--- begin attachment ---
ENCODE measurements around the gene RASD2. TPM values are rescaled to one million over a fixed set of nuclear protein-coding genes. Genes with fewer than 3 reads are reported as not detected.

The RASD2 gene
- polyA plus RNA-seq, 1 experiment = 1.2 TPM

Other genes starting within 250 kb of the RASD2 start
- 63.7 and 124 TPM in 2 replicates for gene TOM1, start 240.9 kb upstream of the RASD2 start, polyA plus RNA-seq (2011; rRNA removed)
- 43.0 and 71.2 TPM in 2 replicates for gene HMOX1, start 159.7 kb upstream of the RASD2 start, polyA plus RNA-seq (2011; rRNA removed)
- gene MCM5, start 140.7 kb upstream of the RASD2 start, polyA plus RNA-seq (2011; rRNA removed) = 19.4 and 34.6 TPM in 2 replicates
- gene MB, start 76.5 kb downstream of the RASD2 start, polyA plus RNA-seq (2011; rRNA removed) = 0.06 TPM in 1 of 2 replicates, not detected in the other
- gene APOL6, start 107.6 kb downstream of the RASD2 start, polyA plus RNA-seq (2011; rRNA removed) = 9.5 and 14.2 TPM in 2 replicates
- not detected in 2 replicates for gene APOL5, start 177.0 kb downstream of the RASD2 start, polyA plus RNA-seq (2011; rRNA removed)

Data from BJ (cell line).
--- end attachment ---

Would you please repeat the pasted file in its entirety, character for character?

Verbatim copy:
ENCODE measurements around the gene RASD2. TPM values are rescaled to one million over a fixed set of nuclear protein-coding genes. Genes with fewer than 3 reads are reported as not detected.

The RASD2 gene
- polyA plus RNA-seq, 1 experiment = 1.2 TPM

Other genes starting within 250 kb of the RASD2 start
- 63.7 and 124 TPM in 2 replicates for gene TOM1, start 240.9 kb upstream of the RASD2 start, polyA plus RNA-seq (2011; rRNA removed)
- 43.0 and 71.2 TPM in 2 replicates for gene HMOX1, start 159.7 kb upstream of the RASD2 start, polyA plus RNA-seq (2011; rRNA removed)
- gene MCM5, start 140.7 kb upstream of the RASD2 start, polyA plus RNA-seq (2011; rRNA removed) = 19.4 and 34.6 TPM in 2 replicates
- gene MB, start 76.5 kb downstream of the RASD2 start, polyA plus RNA-seq (2011; rRNA removed) = 0.06 TPM in 1 of 2 replicates, not detected in the other
- gene APOL6, start 107.6 kb downstream of the RASD2 start, polyA plus RNA-seq (2011; rRNA removed) = 9.5 and 14.2 TPM in 2 replicates
- not detected in 2 replicates for gene APOL5, start 177.0 kb downstream of the RASD2 start, polyA plus RNA-seq (2011; rRNA removed)

Data from BJ (cell line).